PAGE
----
The River Lea leaves the navigation at this point. As one’s boat enters Old Ford locks, technically they are on a canal. This was known sometimes as the Hackney canal (or Hackney Navigation Cut). From here to Hertford its 24 miles – 19 miles of which is actually a canal.
Sometimes the navigation has stretches of canal that do take on the appearance of a river. Despite its urban setting, the Hackney Cut is, in my view, without a doubt the most pleasant of the canal sections south of Cheshunt. This is all the more ironic when one realises that the Hackney Cut was one of the earlier artificial cuts built.
Old Ford Locks
Hertford Union Junction. The Hertford Union canal was built as a useful short cut between the Regents Canal and Lee Navigation
The old Lesneys factory by Marshgate bridge at Homerton. I used to work here in the 1980’s, when there was still some commercial traffic on the navigation. Our office was on the top floor and offered excellent views. The houses on the left are on the site of the Lesney factory annexe. The view (below) taken from my office window in January 1987 shows the former factory annexe on the opposite side of Marshgate bridge
Seen from my office window in January 1987: An unidentified BW Lee & Stort tug is towing a workboat through the ice. These tugs were named after reservoirs and are still used. One has been recorded as working as far north as Leighton Buzzard, miles from its home ground
Clapton Power station. The Hackney cut takes on a river like appearance and winds its way gently towards Lea Bridge
Midway along the stretch by Clapton power station a lock once stood. It was called Brick lock and operated until 1872. It was relegated to flood protection before being finally demolished in 1931. Flood defence was transferred to the new Pond Lane gates to the north. (These have now also been made redundant.)
The lock was known fully as Hackney Brick Cistern Lock, or Homerton Lock. On some maps it was called just Hackney Brick lock.
Pond Lane bridge. There used to be stop gates here at one time to prevent floods reaching further up the valley
In the first part of the Twentieth Century Lea Bridge and Tottenham, two places where one would not expect flooding, were badly flooded due to a combination of high tides and rainfall on two occasions. It’s still feasibly possible for extreme tides from the Thames to reach as far as Tottenham, although such an event is quite unlikely now the Thames Barrier is the first line of defence.
Middlesex Filter Beds weir at Lea Bridge where the River Lea and the Lee Navigation separate their ways southwards.
The Filter Beds closed in 1969 and are now a local nature reserve where around 60 species of bird can be seen. Boaters can moor directly outside the entrance to the beds – just to the south of Pond Lane Bridge.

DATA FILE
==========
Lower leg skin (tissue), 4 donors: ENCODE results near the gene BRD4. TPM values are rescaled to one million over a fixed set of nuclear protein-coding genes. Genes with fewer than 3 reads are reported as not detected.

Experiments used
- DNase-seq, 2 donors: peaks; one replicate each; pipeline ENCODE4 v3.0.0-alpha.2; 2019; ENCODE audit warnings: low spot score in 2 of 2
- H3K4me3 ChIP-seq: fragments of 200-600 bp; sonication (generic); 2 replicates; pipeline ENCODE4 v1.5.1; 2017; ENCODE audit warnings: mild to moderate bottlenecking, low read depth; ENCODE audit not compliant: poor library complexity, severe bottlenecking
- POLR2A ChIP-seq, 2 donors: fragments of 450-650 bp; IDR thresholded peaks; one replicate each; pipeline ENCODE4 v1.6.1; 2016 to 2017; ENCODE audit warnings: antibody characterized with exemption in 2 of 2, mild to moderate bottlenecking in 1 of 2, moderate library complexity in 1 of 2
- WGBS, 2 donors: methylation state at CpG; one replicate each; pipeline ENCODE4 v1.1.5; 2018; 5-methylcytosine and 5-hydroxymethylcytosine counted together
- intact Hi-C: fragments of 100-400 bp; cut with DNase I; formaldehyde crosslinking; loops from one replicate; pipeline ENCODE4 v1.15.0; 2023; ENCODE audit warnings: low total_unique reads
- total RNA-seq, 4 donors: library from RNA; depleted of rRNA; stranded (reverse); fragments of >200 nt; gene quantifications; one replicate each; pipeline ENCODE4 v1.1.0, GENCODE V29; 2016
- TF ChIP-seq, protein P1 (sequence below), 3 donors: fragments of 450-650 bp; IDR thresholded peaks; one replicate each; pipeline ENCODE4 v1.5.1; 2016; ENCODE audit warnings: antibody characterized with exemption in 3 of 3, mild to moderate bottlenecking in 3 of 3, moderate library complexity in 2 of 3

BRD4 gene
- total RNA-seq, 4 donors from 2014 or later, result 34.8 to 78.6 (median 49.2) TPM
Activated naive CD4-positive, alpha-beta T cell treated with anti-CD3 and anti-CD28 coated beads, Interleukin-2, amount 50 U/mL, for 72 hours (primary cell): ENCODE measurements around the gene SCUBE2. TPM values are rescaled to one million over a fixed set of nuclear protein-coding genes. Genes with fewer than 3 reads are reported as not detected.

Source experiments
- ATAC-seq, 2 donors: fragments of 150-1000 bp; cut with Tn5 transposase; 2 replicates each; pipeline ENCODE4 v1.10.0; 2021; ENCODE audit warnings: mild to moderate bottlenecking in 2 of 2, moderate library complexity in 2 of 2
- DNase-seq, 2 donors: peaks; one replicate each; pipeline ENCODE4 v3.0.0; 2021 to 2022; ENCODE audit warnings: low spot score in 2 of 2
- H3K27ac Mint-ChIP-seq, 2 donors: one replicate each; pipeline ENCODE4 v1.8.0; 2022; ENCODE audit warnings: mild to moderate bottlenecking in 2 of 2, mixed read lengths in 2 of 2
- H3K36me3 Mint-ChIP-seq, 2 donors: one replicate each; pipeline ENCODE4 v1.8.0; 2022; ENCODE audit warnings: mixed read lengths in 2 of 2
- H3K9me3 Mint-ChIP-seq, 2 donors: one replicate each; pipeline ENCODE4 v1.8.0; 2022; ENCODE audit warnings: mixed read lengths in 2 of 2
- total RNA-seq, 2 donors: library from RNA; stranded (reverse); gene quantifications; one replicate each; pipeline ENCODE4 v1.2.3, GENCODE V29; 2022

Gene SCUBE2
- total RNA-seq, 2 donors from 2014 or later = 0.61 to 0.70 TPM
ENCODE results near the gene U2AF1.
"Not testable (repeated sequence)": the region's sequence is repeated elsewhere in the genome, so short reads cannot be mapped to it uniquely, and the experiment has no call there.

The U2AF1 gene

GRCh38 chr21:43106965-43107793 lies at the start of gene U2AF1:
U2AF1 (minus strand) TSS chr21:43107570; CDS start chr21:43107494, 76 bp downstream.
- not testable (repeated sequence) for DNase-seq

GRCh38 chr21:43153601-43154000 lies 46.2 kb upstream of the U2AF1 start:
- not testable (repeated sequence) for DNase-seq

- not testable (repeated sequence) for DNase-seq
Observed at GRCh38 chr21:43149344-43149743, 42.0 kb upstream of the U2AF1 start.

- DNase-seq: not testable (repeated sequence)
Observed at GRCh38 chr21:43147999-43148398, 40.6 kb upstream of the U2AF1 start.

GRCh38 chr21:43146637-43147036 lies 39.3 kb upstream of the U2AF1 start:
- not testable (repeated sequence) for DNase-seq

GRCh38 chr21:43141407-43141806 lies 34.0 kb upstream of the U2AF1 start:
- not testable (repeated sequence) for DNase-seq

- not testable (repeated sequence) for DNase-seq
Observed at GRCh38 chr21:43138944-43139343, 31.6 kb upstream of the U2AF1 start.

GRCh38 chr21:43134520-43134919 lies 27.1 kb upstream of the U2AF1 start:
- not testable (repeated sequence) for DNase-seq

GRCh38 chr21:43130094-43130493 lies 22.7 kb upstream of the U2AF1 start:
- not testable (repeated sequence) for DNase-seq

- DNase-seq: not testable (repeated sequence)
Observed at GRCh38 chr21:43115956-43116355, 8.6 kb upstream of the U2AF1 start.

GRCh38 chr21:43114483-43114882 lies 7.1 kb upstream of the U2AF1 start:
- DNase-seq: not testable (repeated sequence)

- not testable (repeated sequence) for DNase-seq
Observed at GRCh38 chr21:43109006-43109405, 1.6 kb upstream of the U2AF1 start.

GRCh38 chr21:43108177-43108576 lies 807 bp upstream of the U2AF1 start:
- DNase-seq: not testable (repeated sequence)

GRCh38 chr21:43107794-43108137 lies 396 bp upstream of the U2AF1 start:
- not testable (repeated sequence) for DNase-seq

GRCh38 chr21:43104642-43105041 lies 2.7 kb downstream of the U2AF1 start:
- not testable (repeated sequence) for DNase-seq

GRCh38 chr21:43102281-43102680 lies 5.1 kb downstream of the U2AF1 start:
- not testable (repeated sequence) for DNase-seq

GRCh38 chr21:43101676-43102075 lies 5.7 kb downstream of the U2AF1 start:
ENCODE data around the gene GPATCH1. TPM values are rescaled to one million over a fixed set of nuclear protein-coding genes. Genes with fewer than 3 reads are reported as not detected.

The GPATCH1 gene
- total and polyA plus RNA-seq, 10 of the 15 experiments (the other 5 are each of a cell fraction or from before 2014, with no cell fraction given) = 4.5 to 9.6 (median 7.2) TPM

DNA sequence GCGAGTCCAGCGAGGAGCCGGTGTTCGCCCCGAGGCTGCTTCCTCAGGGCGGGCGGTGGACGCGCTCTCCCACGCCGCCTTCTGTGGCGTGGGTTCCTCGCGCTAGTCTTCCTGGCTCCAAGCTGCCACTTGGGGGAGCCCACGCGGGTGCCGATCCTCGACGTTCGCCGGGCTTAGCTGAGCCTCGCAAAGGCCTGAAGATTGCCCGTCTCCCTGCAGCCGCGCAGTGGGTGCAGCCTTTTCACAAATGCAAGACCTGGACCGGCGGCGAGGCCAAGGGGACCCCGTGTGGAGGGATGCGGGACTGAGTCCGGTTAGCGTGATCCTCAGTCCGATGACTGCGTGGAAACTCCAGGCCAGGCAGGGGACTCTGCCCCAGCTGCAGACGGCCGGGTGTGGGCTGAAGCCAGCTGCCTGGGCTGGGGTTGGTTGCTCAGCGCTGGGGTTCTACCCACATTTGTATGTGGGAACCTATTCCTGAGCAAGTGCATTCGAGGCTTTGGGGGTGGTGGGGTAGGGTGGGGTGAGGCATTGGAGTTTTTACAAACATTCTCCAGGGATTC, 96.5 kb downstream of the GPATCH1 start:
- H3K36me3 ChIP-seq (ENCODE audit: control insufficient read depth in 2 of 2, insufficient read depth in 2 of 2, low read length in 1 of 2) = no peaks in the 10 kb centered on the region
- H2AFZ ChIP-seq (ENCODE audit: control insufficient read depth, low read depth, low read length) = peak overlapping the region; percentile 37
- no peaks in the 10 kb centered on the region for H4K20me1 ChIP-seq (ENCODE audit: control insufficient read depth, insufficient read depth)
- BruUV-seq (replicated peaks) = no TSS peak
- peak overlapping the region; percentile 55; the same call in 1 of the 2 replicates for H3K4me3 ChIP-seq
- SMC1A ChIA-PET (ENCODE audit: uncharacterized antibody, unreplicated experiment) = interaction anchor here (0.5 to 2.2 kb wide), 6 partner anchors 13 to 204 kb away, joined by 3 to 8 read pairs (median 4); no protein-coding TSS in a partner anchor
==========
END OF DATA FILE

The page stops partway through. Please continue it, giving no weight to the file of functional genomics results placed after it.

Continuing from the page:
The Anchor and Hope, a renowed riverside pub at Clapton. There used to be a network of river channels here, and in the Victorian heyday many rowboats could be made for hire from the boat houses along these secondary channels sited on the Clapton side
View of Walthamstow Marshes and the Lee Navigation/River Lea looking south – from a train heading for Liverpool Street.
Swans at rest as a widebeam passes the marshes, where one of the earliest powered flights occured.
In 1909 Alliott Verdon Roe made the first British powered flight across Walthamstow Marsh. It was a very short flight but sufficient to set a record. Roe had his workshops in the railway arches of the bridge seen above which has a blue plaque to remind us of this momentous event.
Residential boats on the River Lea as it winds its way past Walthamstow Marshes at Springfield
Springfield. The marina is on the right and the park is on the left. The main course of the river was different when the Lee Navigation first opened in 1770. The navigation actually used a backwater of the River Lea up to the old Tottenham lock, where the different river channels merged again. This backwater is now the main course of the River Lea through Springfield
A view of the new footbridge at Springfield – November 2012
There seem to be more swans on the stretch around Springfield than on the entire Thames!
This stretch is undoubtedly one of the most popular stretches of the River Lea. Sadly its often also one of the most rubbish strewn stretches on the waterway, and the local conservation groups have regular clearance programmes to try to keep this otherwise very pretty stretch of river clean. Its quite a struggle as the amount of rubbish can be overwhelming. The stories of rubbish (and weeds) on the waterway is what usually puts people off the idea of boating on the Lee Navigation